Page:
Marlene Dumas (b. 1953, Cape Town, SA, lives in Amsterdam) certainly ranks among the leading painters and artists of our time. In her work she focuses heavily on the human figure. In single and group portraits, Dumas addresses current as well as timeless topics we are all familiar with such as love, death, identity, and mourning, making reference to both present-day issues and themes of art history. She draws on an extensive pictorial archive containing private Polaroid prints, media images, pictures from magazines, as well as film stills as a source for her fascinating, at times disturbing yet always deeply moving paintings.
The exhibition "The Image as Burden" at Fondation Beyeler was planned and designed in close collaboration with Marlene Dumas and realized together with the Stedelijk Museum Amsterdam and the Tate Modern London. Sticking to a basic chronological order, the show traces her development as an artist. On display is a selection of over a hundred paintings and drawings, including several rarely shown collages from her early work and a few very recent paintings. Thus the show provides a comprehensive overview of the artist’s oeuvre from the mid-1970s to the present.
Marlene Dumas grew up in South Africa and studied at the University of Cape Town before leaving South Africa in 1976 and traveling to Amsterdam where she still lives today. In 1979 she had her first solo exhibition in a small gallery in Paris. Since then her work has been shown in numerous exhibitions. In 1992 she was invited to participate in Documenta IX in Kassel and in 1995 she featured prominently at the Venice Biennale. Over the last few years her work has been presented in major shows in Europe, the USA, Asia and Japan. Her works are also held in private collections and major art museums across the world, including the MoMA, New York, the Tate Modern, London, and the Bayerische Staatsgemäldesammlungen, Munich.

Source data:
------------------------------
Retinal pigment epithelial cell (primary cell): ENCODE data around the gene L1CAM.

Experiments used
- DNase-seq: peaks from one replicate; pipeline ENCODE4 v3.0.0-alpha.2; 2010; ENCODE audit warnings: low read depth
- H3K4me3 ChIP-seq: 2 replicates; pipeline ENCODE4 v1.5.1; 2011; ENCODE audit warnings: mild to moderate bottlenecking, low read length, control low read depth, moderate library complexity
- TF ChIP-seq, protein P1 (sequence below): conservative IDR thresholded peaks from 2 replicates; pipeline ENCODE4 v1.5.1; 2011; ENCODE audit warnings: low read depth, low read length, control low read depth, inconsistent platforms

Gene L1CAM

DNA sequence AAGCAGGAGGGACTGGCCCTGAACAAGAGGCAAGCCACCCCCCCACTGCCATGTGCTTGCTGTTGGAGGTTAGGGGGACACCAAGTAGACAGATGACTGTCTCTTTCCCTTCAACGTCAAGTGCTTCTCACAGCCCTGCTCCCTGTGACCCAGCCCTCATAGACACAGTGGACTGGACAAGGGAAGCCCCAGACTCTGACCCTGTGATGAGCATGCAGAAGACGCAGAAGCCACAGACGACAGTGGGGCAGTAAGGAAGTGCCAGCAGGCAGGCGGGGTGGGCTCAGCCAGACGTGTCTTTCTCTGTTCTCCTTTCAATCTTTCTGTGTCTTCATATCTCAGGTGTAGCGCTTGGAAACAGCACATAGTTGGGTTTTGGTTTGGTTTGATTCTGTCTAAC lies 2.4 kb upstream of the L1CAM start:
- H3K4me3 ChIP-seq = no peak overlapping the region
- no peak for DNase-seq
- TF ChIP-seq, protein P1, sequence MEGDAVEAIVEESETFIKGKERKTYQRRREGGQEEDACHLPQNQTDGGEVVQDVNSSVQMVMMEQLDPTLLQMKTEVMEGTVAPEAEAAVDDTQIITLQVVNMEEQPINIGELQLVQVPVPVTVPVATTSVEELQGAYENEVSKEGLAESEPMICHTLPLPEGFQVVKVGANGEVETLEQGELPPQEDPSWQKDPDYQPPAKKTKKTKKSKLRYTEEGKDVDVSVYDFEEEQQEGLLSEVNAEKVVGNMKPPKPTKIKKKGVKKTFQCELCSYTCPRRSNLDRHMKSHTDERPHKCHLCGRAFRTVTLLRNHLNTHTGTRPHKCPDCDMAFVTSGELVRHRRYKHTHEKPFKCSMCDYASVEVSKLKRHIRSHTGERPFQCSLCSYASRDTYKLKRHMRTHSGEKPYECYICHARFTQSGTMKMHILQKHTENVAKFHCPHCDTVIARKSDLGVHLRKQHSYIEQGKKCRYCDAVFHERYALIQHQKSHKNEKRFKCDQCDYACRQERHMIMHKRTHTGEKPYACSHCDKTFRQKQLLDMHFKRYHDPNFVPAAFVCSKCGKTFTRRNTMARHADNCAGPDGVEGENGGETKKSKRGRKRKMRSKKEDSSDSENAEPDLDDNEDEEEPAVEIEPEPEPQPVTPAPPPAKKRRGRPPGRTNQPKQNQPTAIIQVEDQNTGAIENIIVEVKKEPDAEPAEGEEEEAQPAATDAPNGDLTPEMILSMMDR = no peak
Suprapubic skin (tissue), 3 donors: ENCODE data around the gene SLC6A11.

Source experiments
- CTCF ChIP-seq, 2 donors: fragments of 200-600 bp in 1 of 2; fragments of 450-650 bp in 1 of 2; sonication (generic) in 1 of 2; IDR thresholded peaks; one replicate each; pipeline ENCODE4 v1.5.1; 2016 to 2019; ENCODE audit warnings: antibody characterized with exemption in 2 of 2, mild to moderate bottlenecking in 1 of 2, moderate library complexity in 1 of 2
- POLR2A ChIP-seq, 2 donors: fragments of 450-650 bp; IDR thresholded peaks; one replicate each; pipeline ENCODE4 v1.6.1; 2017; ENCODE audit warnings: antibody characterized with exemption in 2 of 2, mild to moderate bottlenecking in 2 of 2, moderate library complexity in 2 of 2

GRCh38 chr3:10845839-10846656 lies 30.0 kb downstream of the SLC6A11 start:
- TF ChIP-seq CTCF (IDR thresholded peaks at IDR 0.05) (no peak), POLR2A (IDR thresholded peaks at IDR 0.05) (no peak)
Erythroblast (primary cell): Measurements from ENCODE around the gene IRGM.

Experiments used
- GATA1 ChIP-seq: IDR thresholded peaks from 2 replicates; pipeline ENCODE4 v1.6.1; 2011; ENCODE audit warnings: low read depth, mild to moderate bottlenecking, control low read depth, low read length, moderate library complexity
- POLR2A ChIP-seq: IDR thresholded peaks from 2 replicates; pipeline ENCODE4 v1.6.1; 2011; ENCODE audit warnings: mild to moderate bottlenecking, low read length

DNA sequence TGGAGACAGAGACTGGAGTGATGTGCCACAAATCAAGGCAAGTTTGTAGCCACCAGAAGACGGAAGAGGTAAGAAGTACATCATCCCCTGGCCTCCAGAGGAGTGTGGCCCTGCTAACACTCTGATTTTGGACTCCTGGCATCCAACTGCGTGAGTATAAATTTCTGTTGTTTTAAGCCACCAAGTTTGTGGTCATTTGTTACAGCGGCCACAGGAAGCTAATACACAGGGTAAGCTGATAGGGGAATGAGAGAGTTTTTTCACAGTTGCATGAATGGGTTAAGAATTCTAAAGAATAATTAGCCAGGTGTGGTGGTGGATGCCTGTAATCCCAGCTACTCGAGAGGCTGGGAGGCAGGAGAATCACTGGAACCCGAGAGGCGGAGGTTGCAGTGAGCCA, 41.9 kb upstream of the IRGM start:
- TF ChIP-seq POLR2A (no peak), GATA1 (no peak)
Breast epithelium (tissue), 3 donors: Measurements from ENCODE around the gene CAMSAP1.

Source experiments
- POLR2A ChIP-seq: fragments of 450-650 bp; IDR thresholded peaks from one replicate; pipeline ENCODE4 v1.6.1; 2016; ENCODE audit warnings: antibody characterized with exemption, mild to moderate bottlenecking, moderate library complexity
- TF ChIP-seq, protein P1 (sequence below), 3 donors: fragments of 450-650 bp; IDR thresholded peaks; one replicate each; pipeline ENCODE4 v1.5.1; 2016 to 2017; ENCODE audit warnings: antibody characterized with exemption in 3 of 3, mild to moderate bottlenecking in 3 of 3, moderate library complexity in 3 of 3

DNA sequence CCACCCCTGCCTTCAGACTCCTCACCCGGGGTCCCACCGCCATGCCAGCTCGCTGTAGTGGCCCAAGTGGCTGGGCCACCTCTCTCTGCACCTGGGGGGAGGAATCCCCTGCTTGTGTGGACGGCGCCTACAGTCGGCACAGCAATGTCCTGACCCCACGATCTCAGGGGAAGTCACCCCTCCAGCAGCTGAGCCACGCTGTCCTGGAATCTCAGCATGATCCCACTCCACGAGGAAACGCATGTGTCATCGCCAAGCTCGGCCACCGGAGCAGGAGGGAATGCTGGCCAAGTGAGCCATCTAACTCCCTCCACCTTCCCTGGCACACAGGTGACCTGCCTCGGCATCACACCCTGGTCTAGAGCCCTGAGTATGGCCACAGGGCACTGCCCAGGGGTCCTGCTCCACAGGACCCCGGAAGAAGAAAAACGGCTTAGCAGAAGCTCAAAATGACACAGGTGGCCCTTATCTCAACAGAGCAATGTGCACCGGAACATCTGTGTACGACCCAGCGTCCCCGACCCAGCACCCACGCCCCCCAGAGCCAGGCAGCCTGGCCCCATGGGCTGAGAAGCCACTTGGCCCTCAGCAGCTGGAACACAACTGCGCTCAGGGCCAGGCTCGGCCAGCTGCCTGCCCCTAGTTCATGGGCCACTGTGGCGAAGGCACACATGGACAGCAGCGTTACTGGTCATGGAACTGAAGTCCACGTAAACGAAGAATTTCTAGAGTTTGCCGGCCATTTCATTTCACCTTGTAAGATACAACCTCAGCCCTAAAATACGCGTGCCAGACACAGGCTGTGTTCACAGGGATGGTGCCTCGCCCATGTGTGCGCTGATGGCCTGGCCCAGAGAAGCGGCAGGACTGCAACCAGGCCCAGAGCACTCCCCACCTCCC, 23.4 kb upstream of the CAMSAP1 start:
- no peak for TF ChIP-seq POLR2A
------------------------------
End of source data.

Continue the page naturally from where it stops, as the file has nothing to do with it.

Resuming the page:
*Marlene Dumas, For Whom the Bell Tolls, 2008, Öl auf Leinwand, 100 x 90 cm, The Rachofsky Collection and the Dallas Museum of Art through the DMA/amfAR Benefit Auction Fund, © Marlene Dumas, Foto: Peter Cox, © 2015, ProLitteris, Zürich
This exhibition celebrates the historic moment in the history of modern art when Kazimir Malevich debuted his new non-objective paintings under the banner of Suprematism and Vladimir Tatlin introduced his revolutionary counter-relief sculptures. They were bitter rivals and diametrically opposed in their creative thinking, so when their new works appeared in an exhibition, entitled 0,10 and organized by fellow artist Ivan Puni in St. Petersburg in 1915, the other 12 artists in the show chose sides. The presentation at the Fondation Beyeler will include most of the works from the original exhibition, many of which are leaving Russia for the first time.
It was at the 0,10 exhibition that Kazimir Malevich presented his Black Square for the first time. The painting, which caused a great stir in its day, enduringly shaped the definition of non-objective art and continues to exert a powerful influence upon many artists today.